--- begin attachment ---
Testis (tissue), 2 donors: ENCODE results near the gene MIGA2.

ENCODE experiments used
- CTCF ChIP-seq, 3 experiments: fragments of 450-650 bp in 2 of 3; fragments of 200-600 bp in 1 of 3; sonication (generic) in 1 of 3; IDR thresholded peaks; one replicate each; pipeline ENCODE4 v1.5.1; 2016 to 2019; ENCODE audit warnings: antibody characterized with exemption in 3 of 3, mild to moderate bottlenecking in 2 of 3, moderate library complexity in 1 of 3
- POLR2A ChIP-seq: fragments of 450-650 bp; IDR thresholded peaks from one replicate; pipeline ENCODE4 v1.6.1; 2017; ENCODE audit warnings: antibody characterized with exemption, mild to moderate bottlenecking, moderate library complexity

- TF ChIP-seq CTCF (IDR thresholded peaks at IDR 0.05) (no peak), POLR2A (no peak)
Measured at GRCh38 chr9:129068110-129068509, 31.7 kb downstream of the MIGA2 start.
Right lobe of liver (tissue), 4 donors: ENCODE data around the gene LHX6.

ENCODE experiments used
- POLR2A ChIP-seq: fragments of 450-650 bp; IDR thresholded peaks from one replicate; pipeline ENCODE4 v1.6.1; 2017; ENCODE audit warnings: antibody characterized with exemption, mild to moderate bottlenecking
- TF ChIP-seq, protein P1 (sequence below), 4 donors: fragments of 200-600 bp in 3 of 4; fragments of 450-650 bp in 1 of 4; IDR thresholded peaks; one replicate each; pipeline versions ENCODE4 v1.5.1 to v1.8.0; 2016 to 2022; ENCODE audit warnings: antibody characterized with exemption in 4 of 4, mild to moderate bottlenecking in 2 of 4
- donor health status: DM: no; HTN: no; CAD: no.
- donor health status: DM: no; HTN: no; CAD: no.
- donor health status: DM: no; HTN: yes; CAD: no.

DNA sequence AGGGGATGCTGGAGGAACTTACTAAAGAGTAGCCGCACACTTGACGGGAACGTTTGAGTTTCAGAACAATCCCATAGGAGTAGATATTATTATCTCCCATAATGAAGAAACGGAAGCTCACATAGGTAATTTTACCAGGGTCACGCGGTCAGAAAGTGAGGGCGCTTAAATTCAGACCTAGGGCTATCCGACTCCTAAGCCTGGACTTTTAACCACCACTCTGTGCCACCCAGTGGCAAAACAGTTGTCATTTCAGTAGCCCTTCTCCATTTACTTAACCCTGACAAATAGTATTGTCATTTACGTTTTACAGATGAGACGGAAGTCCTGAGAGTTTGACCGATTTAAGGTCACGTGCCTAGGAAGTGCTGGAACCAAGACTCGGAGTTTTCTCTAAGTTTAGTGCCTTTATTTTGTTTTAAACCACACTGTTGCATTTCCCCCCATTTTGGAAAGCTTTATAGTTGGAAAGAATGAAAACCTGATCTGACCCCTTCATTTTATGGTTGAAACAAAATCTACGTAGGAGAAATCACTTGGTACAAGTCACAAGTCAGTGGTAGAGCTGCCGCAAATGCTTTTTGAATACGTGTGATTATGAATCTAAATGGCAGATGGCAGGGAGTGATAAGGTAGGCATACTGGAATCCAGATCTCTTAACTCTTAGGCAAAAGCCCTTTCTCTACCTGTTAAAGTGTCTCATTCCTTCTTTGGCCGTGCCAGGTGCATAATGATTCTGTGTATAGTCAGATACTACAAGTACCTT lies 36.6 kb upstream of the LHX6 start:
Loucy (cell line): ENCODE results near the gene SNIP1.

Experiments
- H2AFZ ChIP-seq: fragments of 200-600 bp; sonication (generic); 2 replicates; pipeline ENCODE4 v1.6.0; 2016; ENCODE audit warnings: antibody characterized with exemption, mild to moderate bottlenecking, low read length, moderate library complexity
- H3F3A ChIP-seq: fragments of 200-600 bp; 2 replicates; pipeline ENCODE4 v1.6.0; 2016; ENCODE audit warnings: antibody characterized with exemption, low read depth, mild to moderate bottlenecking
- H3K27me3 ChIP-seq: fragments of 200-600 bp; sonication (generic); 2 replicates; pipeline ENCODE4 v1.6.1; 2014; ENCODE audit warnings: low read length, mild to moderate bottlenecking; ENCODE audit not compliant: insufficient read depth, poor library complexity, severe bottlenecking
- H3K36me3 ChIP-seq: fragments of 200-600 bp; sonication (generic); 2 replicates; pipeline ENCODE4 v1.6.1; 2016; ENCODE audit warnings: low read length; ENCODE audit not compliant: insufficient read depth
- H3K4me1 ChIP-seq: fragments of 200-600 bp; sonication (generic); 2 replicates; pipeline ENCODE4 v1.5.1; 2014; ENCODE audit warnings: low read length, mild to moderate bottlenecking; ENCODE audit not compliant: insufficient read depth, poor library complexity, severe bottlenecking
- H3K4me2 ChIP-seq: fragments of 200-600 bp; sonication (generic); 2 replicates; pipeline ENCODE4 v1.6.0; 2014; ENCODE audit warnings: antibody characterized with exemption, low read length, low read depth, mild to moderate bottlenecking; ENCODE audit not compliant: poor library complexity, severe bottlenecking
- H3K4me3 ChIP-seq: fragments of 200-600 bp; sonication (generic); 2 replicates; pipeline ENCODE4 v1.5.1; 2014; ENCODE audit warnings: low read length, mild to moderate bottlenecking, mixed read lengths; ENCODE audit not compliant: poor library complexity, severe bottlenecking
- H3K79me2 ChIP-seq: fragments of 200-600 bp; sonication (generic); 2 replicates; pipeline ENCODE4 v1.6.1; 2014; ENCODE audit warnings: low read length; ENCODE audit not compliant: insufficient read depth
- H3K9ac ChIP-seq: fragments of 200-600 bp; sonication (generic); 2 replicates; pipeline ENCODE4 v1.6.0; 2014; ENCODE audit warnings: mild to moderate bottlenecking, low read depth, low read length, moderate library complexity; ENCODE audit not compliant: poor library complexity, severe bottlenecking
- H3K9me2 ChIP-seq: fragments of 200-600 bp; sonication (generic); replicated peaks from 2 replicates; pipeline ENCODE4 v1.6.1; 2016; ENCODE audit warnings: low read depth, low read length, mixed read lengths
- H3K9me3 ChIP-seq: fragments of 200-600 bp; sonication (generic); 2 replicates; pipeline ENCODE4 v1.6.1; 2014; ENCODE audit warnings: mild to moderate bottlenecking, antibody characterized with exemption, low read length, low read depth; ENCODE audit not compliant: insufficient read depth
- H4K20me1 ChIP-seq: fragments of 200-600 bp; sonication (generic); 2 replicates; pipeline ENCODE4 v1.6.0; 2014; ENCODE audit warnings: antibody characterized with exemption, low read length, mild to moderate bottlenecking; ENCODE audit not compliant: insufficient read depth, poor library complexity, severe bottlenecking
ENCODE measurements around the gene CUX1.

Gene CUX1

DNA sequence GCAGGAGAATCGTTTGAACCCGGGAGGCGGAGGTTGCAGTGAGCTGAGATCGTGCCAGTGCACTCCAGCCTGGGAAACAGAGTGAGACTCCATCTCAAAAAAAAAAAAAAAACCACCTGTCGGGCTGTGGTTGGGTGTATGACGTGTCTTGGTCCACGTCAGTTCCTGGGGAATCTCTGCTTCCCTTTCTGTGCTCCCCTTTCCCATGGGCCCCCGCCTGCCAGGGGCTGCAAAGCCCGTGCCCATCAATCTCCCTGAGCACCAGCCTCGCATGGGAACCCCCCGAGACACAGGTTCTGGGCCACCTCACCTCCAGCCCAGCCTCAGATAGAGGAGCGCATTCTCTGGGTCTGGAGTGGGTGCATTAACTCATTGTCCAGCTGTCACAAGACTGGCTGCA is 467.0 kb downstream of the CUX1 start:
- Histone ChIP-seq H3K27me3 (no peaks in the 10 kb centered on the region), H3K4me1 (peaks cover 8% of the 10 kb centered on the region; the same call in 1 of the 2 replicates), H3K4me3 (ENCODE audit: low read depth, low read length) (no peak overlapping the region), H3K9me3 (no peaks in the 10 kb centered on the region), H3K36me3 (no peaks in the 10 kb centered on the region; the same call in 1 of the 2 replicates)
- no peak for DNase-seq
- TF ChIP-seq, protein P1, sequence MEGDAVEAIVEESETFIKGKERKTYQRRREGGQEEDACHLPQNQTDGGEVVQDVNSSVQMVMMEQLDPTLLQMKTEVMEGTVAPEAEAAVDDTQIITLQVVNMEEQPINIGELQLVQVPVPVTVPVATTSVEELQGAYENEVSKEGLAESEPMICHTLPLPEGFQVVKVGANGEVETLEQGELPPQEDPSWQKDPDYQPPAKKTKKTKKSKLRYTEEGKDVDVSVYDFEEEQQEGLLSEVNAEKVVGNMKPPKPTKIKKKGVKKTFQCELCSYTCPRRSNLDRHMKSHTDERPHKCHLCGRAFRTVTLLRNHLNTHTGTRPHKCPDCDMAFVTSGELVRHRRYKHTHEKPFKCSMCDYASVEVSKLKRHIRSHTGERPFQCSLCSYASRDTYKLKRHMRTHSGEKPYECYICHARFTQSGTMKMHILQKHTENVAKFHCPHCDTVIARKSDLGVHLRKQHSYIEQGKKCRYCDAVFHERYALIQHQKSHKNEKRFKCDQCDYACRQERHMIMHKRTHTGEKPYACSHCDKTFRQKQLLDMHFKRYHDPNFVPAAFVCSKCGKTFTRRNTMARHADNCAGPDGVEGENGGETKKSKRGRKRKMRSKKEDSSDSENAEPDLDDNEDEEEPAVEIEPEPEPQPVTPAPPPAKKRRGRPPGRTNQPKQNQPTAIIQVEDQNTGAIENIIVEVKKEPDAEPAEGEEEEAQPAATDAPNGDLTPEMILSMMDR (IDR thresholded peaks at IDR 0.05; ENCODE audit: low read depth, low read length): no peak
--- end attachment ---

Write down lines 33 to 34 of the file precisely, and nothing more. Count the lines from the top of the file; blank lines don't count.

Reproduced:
- no peak for DNase-seq
- TF ChIP-seq, protein P1, sequence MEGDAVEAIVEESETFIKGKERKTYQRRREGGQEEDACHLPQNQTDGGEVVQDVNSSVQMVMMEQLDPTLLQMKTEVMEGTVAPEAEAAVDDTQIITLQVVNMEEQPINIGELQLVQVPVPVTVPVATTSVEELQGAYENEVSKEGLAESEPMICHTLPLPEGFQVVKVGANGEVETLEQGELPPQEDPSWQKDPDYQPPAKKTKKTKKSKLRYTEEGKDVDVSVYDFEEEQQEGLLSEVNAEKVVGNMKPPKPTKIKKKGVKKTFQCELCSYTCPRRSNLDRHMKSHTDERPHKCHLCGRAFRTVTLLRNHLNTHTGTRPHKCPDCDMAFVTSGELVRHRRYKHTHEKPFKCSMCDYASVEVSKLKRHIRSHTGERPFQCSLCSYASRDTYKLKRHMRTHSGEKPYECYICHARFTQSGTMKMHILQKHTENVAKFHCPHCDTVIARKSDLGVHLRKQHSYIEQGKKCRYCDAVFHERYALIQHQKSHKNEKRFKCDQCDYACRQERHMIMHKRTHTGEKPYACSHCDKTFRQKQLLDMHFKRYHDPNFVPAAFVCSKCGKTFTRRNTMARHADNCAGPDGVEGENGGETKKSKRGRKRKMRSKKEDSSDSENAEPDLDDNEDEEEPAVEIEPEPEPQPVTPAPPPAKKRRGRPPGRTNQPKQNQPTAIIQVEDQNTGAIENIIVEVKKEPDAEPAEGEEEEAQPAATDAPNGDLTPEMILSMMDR (IDR thresholded peaks at IDR 0.05; ENCODE audit: low read depth, low read length): no peak